When he was eight years old, Julian Randall saw his mother cry for the first time in his life, and it was all because of a book. “She had been reading In the Time of Butterflies by Julia Alvarez, and she told me that it was the story of women who fought back against the men responsible for the Trujillo dictatorship,” he recalls.
Struck by how this book had touched his mother so deeply, he set out for his local library in search of something that would enable him to better understand her experience. But after learning there weren’t any such books meant for his age level, he returned home empty-handed. “I wondered why there were no stories like this,” Randall muses. “I am blessed to have the opportunity to write one.”
Twenty years in the making, Pilar Ramirez and the Escape from Zafa (Holt) marks Randall’s middle grade debut with the first in a series that meshes historical elements of the 1950s Trujillo dictatorship with Dominican mythology. Making the transition from writing poetry for adults, including his 2017 Cave Canem Poetry Prize–winning collection Refuse, to fantasy fiction for a much younger audience seemed like a logical next step. “When Refuse was released in 2018, we had all these parents buying the book for their kids to read someday,” he says. “That made me realize that I wanted to be able to meet young people where they were at.”
Having grown up in Chicago as the son of two voracious readers, Randall has fond memories of reading with his mother every night. Sometimes she told him stories about the Dominican bogeyman El Cuco, teasing Randall that the mythical monster would get him if he didn’t go to sleep. “As a Black kid in a largely white school, I felt like a bit of a myth myself,” he says. He had not yet realized how this fabled figure would factor into his writing.
Randall’s fascination with fantasy fiction began in sixth grade, when he began devouring the His Dark Materials and Artemis Fowl books. “The idea of making a whole other world parallel to ours was amazing,” he says. Randall also credits Suzanne Collins’s Gregor the Overlander for enabling him to explore “the contemporary building of the fantastical.” Admiring characters similar to his age at that time who could bounce back from misfortune, Randall believes they inspired him to create Pilar, who bears some resemblance to the author himself. “She’s a funnier, braver, more powerful version of me,” he says of his main character, who is on a quest to solve the mysteries of two Trujillo-era disappearances.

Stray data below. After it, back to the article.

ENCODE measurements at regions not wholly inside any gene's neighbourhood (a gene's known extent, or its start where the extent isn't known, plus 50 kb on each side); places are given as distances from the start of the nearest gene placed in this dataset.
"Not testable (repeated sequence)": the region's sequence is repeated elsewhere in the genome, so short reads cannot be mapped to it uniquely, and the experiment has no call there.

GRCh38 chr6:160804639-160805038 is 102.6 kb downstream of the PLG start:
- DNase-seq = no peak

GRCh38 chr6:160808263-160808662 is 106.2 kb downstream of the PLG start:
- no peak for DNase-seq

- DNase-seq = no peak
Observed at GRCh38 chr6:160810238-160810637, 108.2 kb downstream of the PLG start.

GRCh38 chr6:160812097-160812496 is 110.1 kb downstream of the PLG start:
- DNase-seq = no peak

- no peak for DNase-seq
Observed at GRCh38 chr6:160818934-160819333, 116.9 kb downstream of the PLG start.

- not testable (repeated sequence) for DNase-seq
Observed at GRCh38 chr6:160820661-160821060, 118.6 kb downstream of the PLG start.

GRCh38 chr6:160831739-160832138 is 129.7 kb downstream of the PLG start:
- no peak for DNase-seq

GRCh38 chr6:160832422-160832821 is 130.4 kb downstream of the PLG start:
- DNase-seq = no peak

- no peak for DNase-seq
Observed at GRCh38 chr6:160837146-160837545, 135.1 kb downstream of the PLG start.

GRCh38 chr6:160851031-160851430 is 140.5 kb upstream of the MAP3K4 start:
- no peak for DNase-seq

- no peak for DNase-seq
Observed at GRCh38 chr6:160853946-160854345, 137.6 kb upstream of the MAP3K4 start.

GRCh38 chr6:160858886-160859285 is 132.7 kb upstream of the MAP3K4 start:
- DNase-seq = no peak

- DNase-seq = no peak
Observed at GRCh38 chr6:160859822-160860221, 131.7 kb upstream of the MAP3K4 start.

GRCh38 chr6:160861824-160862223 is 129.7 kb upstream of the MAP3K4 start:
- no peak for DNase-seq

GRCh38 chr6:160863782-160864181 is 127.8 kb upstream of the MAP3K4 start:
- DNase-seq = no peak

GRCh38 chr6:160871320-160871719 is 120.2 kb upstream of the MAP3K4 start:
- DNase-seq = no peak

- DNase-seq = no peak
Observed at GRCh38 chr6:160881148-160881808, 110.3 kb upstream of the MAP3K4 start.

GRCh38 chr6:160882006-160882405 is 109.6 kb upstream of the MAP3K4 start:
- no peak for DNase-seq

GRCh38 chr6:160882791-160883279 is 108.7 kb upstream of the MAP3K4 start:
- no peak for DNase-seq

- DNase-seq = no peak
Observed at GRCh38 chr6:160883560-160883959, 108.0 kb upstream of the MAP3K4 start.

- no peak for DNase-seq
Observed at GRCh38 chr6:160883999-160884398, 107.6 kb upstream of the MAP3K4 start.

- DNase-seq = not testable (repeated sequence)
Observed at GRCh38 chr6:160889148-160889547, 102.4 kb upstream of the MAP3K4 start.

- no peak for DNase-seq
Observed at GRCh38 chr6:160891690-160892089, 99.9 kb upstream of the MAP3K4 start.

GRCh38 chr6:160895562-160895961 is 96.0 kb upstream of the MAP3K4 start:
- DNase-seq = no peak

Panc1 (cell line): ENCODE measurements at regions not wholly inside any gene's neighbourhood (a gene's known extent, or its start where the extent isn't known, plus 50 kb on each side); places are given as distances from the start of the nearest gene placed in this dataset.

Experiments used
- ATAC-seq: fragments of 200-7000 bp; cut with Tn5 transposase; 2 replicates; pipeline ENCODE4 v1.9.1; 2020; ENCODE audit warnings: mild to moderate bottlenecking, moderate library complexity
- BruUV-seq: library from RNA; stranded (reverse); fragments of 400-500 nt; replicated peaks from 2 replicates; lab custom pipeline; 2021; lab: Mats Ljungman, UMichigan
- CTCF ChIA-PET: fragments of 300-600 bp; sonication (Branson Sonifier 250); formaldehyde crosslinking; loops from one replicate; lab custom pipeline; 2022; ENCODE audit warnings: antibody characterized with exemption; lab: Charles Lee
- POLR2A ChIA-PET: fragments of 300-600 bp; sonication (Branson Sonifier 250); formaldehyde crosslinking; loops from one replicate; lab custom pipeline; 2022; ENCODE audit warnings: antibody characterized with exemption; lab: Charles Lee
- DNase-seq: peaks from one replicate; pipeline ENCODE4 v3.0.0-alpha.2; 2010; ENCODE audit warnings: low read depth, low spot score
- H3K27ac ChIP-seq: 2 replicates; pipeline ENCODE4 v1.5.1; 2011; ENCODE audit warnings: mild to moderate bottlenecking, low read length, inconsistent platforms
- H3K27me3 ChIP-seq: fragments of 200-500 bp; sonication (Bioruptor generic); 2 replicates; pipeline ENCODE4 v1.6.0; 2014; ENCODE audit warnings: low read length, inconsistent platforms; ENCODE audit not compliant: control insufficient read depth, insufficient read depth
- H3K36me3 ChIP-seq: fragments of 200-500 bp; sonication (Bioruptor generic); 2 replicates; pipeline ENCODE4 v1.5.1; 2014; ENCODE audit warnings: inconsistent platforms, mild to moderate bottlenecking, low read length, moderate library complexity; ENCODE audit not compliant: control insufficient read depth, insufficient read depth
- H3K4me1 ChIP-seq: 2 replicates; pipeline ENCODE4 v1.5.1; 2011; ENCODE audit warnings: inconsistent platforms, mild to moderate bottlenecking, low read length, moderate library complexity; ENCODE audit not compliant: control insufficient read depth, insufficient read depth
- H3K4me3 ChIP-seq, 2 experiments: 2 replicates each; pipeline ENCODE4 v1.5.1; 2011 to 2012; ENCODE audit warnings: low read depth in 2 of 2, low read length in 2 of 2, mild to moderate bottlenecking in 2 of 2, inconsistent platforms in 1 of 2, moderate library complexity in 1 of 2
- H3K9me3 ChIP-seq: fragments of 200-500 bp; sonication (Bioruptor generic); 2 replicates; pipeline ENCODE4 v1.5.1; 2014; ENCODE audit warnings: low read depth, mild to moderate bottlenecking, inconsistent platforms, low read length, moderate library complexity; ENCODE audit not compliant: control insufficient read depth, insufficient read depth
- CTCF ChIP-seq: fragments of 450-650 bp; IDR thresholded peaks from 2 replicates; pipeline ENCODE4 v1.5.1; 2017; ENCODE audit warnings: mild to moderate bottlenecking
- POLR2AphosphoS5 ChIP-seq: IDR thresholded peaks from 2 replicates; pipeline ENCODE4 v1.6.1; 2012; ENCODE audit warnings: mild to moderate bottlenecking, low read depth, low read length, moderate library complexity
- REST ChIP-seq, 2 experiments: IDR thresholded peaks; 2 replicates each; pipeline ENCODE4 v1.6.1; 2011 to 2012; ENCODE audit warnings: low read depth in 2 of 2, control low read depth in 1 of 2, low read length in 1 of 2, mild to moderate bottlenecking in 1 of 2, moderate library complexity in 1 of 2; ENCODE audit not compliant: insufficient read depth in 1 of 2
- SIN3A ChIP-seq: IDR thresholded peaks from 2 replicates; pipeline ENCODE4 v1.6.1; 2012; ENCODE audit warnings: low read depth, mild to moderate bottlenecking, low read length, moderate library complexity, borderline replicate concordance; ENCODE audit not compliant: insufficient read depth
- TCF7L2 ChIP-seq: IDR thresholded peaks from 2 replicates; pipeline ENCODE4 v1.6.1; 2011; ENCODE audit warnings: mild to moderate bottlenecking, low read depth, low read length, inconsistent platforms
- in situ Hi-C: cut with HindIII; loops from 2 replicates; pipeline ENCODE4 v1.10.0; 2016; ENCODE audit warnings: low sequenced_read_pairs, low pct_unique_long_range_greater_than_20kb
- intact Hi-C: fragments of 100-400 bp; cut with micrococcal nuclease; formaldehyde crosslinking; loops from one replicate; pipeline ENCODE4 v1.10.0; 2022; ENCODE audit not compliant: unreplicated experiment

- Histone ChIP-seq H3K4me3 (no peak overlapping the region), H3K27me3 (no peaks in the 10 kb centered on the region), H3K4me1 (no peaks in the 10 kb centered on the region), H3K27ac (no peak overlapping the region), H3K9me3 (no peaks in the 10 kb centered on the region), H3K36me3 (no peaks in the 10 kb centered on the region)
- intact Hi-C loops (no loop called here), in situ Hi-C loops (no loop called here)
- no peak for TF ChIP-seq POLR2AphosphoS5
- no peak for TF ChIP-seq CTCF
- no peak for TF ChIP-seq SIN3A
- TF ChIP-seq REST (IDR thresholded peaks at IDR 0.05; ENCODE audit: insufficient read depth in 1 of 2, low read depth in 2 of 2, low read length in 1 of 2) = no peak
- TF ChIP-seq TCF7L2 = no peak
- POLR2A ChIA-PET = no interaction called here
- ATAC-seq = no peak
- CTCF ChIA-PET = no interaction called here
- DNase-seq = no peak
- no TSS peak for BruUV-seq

Randall marvels at how much his imagination could develop while crafting the alternate island of Zafa where Pilar is magically transported—something he attributes to his Holt editor Brian Geffen. “Brian loves the middle grade space’s ability to uplift the magic of history that we don’t necessarily talk about all that often,” he says. “I adore his thoroughness, eye for detail, and the energy that he embraced right from the beginning.”
According to Randall, Geffen’s encouragement has inspired Randall to challenge himself as a writer. “Brian reminds me that my character can do whatever she puts her mind to, that she is not bound by cultural restrictions,” he states. When Randall initially had reservations about a different narrative technique in his upcoming sequel (due out in February 2023), it was Geffen who motivated him to embrace it. “When I have doubts, I have faith that Brian will have faith, and that is worth its weight in gold to me,” he says.
In his next Pilar adventure, the main character will be caught up in the middle of a storm “that only she can see,” Randall says. “It’s her first time on the island. She feels like something is coming.” Randall is excited to revisit his characters and see how they have been strengthened. “It’s a book that is based on the power of fellowship and collaboration, which is what Dominican history is rooted in,” he adds.
Much like the boy intent on creating a story when one was not available to him, Randall continues to take charge in charting his own course. “To be one of the people entrusted to create stories for our young people means the world to me,” he says. “It feels like what I was meant to do.”
Pamela Brill is a journalist and editor living in Northport, N.Y.